New CMI publisher no stranger to challenges

By Kevin Wilson


Nearly 20 years ago, Mike Jensen took on a challenge he didn’t want or expect.

CNJ staff photo: Tony Bullocks Mike Jensen comes to Clovis Media Inc. after a career of newspapers that most recently included his second stint at the Uinta County Herald in Evanston, Wyo.

CNJ staff photo: Tony Bullocks
Mike Jensen comes to Clovis Media Inc. after a career of newspapers that most recently included his second stint at the Uinta County Herald in Evanston, Wyo.

It was an average Friday — April 30, 1994 — when a woman walked into Jensen’s office at the Uinta County Herald in Evanston, Wyo., locked the door and pulled out a .22-caliber handgun.

She told the Herald’s publisher the media in general had ruined her life, and she wanted him to call a major newspaper in Colorado to fix it.

About 20 minutes in, Jensen persuaded her to give up the gun, with the help of a Colorado editor he called to placate her. He had a few drinks later that night to calm down, and soon after acquired a concealed carry permit that he never needed to use.

“Thank the good Lord; it could have been far worse,” Jensen said. “I could have been dead. She could have been dead.

“It’s one of those experiences you wish upon no one.”

Other challenges, Jensen relishes, the current one being his new position as publisher of Clovis Media Inc., which operates the Clovis News Journal, Portales News-Tribune and Quay County Sun. Jensen, 54, succeeds Ray Sullivan, who retired March 14 after nearly 14 years in Clovis.

Jensen and wife Jodi have three children — Matt, Colt and McKenna — and a granddaughter, Alexis.

Born in Logan, Utah, but a native of Provo, Jensen said he was born into the job. His father was a newspaper publisher and executive, and childhood to adulthood took him from carrier to mailroom worker to ad sales associate to general manager to publisher throughout Wyoming, with four years in South Dakota.

“I think all those experiences … gave me a greater appreciation for the operation of the newspaper as a whole,” said Jensen, who wrote an outdoor sports column while he was an ad associate at the Provo Daily Herald. “A lot of components come together, but at the end of the day it’s one quality product for the readers who subscribe.”

He had two stints as publisher with Uinta, the most recent from 2003 to last summer, when he took a practice run at retiring for six months before transitioning to New Mexico.

It was in Evanston where his biggest scare happened, but also some of his biggest successes. He started in 1990 as advertising director, was the publisher within two years, and by 1997 had grown the operation into a three-paper publication with purchases of the Bridger Valley Pioneer and Kemmerer Gazette.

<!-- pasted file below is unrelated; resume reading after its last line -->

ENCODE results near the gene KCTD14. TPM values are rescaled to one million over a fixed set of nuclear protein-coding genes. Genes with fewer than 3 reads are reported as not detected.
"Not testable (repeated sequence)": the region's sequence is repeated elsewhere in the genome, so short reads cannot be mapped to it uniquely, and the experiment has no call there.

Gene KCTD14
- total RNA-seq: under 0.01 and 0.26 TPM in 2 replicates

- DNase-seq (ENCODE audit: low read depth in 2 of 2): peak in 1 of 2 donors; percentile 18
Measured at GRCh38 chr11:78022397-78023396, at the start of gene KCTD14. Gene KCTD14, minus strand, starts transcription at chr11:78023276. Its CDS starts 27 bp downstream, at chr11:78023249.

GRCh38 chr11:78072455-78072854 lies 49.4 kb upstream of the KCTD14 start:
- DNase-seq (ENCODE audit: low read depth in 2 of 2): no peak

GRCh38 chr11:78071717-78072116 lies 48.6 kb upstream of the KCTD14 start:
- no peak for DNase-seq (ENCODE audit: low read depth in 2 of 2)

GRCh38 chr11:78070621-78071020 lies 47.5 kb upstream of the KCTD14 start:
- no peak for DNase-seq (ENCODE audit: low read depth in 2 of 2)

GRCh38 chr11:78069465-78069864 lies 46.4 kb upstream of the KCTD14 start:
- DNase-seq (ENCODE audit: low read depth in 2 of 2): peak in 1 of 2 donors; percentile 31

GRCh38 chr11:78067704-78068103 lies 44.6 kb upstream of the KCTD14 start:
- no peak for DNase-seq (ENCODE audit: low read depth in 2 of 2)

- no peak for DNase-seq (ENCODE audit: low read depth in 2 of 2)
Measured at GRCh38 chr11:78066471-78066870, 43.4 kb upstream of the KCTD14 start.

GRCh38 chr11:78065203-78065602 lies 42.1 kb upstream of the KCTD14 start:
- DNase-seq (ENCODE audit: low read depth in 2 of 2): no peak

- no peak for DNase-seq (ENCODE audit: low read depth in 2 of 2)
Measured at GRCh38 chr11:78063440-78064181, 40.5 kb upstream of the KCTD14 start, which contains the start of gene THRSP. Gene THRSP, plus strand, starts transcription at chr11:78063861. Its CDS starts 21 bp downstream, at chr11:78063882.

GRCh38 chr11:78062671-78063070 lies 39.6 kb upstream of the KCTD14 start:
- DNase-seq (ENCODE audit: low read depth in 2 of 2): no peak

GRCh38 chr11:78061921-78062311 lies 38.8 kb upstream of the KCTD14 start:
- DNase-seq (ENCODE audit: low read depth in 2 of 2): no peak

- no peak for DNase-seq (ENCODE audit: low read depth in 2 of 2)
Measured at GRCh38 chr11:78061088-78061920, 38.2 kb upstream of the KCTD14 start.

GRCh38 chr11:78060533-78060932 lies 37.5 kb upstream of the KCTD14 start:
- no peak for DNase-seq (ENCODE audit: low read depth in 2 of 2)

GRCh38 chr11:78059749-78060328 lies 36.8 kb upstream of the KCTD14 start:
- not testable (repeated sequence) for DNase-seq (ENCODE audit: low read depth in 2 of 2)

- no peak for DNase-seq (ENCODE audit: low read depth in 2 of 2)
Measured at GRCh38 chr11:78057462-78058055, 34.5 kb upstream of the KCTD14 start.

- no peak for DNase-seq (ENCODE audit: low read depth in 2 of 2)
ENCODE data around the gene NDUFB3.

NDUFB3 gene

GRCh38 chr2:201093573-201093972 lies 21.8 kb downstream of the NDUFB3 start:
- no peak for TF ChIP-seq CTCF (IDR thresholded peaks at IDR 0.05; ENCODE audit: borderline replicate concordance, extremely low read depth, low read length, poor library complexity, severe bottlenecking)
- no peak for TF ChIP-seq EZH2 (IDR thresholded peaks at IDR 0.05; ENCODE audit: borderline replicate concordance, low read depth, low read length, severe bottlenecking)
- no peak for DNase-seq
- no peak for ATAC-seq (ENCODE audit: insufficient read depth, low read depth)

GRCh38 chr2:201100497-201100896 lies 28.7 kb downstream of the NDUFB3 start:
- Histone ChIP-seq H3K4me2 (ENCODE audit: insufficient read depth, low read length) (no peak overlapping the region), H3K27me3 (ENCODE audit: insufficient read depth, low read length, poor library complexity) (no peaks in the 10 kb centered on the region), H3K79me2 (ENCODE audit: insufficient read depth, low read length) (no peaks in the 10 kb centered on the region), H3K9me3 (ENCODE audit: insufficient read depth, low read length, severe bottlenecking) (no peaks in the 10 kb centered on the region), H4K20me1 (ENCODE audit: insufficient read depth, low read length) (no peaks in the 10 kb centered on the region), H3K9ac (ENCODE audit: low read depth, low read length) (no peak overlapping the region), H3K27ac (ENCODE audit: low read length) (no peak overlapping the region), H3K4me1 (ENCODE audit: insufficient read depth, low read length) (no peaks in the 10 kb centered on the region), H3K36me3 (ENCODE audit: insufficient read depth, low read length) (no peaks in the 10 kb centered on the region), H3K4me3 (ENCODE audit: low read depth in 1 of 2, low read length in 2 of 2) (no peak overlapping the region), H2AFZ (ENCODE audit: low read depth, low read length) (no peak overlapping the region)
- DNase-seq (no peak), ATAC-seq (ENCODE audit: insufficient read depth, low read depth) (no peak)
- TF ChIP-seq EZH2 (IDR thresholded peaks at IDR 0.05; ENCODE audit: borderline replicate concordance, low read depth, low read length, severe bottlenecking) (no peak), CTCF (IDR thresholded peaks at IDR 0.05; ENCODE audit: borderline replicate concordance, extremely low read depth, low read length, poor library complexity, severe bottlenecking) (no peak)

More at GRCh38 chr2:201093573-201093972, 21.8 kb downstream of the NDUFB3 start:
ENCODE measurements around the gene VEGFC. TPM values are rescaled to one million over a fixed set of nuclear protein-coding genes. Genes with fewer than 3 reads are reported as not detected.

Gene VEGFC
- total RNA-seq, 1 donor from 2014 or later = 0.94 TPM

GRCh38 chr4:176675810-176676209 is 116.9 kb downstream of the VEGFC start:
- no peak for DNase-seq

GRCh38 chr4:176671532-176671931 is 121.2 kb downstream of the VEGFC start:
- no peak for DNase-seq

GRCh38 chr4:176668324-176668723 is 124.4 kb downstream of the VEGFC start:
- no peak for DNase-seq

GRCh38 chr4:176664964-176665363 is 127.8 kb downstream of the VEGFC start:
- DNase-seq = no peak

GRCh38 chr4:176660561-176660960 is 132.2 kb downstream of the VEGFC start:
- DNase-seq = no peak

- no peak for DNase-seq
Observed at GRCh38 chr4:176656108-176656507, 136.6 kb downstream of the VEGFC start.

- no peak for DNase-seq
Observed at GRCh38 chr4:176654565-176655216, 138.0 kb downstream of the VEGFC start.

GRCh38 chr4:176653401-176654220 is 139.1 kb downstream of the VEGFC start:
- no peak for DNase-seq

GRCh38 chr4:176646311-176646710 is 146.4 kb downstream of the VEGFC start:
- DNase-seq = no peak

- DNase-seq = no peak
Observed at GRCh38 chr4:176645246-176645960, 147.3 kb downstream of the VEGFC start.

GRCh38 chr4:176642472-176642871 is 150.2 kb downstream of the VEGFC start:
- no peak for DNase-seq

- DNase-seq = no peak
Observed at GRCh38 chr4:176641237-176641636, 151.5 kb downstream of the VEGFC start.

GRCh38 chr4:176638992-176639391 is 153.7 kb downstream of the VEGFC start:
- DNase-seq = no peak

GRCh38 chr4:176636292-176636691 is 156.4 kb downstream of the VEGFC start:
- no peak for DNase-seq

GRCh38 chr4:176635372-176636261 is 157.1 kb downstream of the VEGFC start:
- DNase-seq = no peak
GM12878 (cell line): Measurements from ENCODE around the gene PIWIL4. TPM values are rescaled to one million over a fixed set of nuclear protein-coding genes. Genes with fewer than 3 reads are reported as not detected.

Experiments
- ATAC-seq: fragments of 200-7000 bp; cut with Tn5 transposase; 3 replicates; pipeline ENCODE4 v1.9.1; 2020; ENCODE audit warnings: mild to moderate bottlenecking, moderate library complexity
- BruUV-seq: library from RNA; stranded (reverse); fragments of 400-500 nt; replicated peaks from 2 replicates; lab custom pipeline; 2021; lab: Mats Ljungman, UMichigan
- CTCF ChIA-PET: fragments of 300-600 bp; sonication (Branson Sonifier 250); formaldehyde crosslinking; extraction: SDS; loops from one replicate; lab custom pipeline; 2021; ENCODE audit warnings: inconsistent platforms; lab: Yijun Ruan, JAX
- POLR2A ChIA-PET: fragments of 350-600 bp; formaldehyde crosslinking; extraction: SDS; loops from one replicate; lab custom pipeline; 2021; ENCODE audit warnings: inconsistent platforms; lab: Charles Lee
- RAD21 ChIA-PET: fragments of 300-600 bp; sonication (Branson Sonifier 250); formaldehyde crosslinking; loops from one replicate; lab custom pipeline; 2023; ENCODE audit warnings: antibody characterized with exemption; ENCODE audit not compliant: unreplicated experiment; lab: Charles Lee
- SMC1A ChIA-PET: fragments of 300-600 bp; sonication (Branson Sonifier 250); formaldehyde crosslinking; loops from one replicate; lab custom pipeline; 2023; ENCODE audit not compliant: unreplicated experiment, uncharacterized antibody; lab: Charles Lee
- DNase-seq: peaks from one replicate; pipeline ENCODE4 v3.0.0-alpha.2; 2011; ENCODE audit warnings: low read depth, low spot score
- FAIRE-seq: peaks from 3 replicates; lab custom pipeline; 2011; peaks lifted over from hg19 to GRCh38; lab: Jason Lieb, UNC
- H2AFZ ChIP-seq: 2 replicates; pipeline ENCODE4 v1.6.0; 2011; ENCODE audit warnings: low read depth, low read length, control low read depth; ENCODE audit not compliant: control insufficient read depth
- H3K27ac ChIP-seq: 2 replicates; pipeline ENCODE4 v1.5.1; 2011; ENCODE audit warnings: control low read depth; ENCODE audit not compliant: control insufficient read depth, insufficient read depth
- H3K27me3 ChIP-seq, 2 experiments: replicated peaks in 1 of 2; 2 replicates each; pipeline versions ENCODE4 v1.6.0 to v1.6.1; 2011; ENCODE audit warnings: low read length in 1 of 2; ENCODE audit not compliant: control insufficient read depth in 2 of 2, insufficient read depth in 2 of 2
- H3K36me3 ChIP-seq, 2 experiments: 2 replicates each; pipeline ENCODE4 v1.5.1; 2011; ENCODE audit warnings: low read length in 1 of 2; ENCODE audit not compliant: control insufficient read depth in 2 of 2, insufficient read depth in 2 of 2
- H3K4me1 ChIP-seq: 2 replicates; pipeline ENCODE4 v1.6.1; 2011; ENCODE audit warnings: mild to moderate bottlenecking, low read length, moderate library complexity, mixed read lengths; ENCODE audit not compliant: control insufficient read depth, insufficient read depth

He served as the president of the chamber of commerce there, and was named the 1993 business person of the year by the organization.

“He’s a go-getter,” said Kae Ellis, production manager at Uinta County and a longtime friend. “He’s just always been oriented towards building the business. He’s really hands-on, knows just about every area.”

In 1999, Jensen transferred to a publisher’s position in Brookings, S.D., but found he missed Wyoming, and four years later took an opportunity at his former position.

When he left Wyoming at the end of last year, he resigned his chairmanship in Wyoming Trout Unlimited, though he remains a lifetime member of the national organization and will still produce Wyoming’s quarterly Trout Tale newsletter through the year while a replacement is found.

Finding the trout spots is one of two challenges Jensen sees in the move to the Land of Enchantment. The other is doing what he can to improve the local papers before he eventually retires. He is taking on a trio of newspapers with larger circulations than he ever had in Wyoming, but all three are still considered small-town papers.

“It is a cool business,” Jensen said. “I particularly love the (aspects) of small-town community journalism. I would not want to be a metro daily right now. I think without a doubt, first and foremost, small-town community journalism is the future of the newspaper industry.

“We’ve seen a lot of metro dailies close their doors. I could not believe it when I heard the Rocky Mountain News shut their doors. The small-town community journalism, those are the ones that are going to be able to survive.”

Jensen said he’s not trying to compete with USA Today or the Albuquerque Journal, because they’re not going to frequently cover a city council or commission or include a note that an eastern New Mexico youth became an Eagle Scout, just like he did in the early ’70s.

“I take the role of the newspaper very seriously,” Jensen said. “We’re going to have some news coverage that’s not going to make everybody happy, but that’s our job.”

One challenge he has appreciated since arriving in January — he shadowed Sullivan for a few months — is the local cuisine.

“The Mexican food here is phenomenal,” Jensen said. “The green chile is off the charts.”